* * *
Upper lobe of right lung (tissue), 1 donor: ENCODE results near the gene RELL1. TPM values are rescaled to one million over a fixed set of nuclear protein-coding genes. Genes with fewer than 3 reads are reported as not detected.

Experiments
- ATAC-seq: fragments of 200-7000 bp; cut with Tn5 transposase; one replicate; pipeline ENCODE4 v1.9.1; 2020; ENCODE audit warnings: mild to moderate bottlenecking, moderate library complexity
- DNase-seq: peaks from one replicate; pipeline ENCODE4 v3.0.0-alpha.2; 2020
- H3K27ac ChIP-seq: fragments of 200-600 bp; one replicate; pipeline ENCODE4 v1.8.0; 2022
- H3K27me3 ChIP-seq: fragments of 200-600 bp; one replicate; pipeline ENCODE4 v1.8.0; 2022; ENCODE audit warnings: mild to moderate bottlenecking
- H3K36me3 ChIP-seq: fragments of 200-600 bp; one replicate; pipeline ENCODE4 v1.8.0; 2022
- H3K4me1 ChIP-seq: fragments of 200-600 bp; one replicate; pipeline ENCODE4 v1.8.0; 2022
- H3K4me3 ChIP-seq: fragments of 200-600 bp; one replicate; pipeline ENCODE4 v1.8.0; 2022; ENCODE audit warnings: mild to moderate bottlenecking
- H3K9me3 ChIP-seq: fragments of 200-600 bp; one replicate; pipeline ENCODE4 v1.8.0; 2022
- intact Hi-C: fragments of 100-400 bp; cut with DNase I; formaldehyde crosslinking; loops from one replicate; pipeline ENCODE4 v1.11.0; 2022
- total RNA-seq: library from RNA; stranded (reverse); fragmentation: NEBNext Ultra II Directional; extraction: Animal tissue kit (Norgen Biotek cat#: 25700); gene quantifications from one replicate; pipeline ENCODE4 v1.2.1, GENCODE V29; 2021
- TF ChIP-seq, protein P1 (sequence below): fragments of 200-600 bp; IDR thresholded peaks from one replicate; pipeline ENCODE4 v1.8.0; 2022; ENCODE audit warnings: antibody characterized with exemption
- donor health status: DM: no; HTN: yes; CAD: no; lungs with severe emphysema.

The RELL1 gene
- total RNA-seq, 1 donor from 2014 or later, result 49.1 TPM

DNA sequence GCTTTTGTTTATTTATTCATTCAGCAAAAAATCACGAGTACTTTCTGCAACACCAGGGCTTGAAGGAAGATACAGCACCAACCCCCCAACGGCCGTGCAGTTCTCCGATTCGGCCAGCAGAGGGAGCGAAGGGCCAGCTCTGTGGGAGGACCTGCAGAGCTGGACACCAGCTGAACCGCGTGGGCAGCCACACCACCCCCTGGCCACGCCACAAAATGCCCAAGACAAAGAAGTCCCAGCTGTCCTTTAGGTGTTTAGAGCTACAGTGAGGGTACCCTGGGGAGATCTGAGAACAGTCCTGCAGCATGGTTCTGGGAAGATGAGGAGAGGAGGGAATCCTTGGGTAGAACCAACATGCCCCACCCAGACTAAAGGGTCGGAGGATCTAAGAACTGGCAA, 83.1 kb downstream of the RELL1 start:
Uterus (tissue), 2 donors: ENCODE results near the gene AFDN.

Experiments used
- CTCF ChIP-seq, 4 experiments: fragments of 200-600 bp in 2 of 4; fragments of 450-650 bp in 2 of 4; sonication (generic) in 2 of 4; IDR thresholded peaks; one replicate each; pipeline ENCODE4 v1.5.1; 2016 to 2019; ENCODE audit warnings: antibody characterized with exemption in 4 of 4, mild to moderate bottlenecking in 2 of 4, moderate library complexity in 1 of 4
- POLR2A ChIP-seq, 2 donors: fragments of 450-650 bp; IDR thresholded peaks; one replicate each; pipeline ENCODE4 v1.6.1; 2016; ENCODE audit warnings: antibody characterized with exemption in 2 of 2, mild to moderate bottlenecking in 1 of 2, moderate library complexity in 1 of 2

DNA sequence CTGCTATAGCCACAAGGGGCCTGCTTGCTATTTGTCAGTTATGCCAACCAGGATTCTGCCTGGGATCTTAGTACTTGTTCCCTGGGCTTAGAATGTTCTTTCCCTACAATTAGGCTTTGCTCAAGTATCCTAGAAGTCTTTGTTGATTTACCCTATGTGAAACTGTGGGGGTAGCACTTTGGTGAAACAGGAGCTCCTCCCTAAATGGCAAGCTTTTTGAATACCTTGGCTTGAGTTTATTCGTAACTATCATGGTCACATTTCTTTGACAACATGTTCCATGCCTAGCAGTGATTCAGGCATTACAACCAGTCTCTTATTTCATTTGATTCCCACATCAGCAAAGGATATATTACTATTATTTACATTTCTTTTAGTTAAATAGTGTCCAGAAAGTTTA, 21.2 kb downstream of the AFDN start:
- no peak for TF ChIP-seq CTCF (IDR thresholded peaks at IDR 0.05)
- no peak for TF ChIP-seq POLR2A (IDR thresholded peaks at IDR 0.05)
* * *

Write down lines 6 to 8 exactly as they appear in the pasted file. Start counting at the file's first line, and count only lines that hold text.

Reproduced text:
- H3K27me3 ChIP-seq: fragments of 200-600 bp; one replicate; pipeline ENCODE4 v1.8.0; 2022; ENCODE audit warnings: mild to moderate bottlenecking
- H3K36me3 ChIP-seq: fragments of 200-600 bp; one replicate; pipeline ENCODE4 v1.8.0; 2022
- H3K4me1 ChIP-seq: fragments of 200-600 bp; one replicate; pipeline ENCODE4 v1.8.0; 2022